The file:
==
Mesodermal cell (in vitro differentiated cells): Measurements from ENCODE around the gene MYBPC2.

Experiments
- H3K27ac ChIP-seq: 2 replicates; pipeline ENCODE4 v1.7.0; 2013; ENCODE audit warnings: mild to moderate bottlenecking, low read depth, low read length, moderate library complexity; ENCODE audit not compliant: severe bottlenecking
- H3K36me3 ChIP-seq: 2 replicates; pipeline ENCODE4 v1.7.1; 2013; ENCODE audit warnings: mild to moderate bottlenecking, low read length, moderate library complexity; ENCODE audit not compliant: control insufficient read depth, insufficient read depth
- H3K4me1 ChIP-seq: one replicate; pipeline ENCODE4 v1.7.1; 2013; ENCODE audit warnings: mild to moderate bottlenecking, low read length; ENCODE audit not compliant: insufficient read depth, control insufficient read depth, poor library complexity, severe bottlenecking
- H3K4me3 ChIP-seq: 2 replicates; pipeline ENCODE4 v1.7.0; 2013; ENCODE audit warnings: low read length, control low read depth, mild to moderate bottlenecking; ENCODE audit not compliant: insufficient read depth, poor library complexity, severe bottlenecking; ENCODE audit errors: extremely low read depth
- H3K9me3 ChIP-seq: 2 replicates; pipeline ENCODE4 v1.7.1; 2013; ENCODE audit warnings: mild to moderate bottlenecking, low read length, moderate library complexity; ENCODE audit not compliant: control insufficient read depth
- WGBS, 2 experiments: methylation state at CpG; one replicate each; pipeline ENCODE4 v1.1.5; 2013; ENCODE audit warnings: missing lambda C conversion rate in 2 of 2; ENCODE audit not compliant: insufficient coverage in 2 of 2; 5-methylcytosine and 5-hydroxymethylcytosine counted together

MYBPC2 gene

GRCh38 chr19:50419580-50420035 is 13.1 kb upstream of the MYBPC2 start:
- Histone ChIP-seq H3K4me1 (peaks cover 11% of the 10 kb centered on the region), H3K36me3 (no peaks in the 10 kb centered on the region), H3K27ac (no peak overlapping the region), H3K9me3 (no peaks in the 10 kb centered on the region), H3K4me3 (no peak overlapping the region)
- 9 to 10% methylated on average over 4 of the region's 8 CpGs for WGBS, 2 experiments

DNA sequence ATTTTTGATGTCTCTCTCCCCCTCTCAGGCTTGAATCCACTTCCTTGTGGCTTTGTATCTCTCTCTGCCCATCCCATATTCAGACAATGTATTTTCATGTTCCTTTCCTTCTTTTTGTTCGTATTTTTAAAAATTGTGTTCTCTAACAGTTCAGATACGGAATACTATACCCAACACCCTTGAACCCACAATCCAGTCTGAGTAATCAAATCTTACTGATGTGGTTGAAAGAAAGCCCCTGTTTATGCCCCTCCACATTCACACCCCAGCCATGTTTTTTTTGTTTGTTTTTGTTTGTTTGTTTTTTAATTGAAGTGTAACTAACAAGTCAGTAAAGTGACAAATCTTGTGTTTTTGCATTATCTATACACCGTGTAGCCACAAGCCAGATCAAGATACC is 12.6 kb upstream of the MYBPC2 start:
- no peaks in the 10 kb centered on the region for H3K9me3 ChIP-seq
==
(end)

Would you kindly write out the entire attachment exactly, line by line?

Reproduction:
Mesodermal cell (in vitro differentiated cells): Measurements from ENCODE around the gene MYBPC2.

Experiments
- H3K27ac ChIP-seq: 2 replicates; pipeline ENCODE4 v1.7.0; 2013; ENCODE audit warnings: mild to moderate bottlenecking, low read depth, low read length, moderate library complexity; ENCODE audit not compliant: severe bottlenecking
- H3K36me3 ChIP-seq: 2 replicates; pipeline ENCODE4 v1.7.1; 2013; ENCODE audit warnings: mild to moderate bottlenecking, low read length, moderate library complexity; ENCODE audit not compliant: control insufficient read depth, insufficient read depth
- H3K4me1 ChIP-seq: one replicate; pipeline ENCODE4 v1.7.1; 2013; ENCODE audit warnings: mild to moderate bottlenecking, low read length; ENCODE audit not compliant: insufficient read depth, control insufficient read depth, poor library complexity, severe bottlenecking
- H3K4me3 ChIP-seq: 2 replicates; pipeline ENCODE4 v1.7.0; 2013; ENCODE audit warnings: low read length, control low read depth, mild to moderate bottlenecking; ENCODE audit not compliant: insufficient read depth, poor library complexity, severe bottlenecking; ENCODE audit errors: extremely low read depth
- H3K9me3 ChIP-seq: 2 replicates; pipeline ENCODE4 v1.7.1; 2013; ENCODE audit warnings: mild to moderate bottlenecking, low read length, moderate library complexity; ENCODE audit not compliant: control insufficient read depth
- WGBS, 2 experiments: methylation state at CpG; one replicate each; pipeline ENCODE4 v1.1.5; 2013; ENCODE audit warnings: missing lambda C conversion rate in 2 of 2; ENCODE audit not compliant: insufficient coverage in 2 of 2; 5-methylcytosine and 5-hydroxymethylcytosine counted together

MYBPC2 gene

GRCh38 chr19:50419580-50420035 is 13.1 kb upstream of the MYBPC2 start:
- Histone ChIP-seq H3K4me1 (peaks cover 11% of the 10 kb centered on the region), H3K36me3 (no peaks in the 10 kb centered on the region), H3K27ac (no peak overlapping the region), H3K9me3 (no peaks in the 10 kb centered on the region), H3K4me3 (no peak overlapping the region)
- 9 to 10% methylated on average over 4 of the region's 8 CpGs for WGBS, 2 experiments

DNA sequence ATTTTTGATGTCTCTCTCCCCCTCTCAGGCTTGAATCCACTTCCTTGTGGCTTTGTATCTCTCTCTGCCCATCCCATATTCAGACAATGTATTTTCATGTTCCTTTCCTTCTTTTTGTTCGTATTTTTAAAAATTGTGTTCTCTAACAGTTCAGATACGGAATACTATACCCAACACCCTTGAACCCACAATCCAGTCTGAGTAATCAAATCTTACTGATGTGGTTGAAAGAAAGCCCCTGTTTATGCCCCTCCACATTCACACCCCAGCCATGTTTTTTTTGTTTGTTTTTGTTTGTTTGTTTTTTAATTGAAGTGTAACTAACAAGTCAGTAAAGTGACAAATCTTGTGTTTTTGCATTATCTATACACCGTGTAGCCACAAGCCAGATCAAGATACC is 12.6 kb upstream of the MYBPC2 start:
- no peaks in the 10 kb centered on the region for H3K9me3 ChIP-seq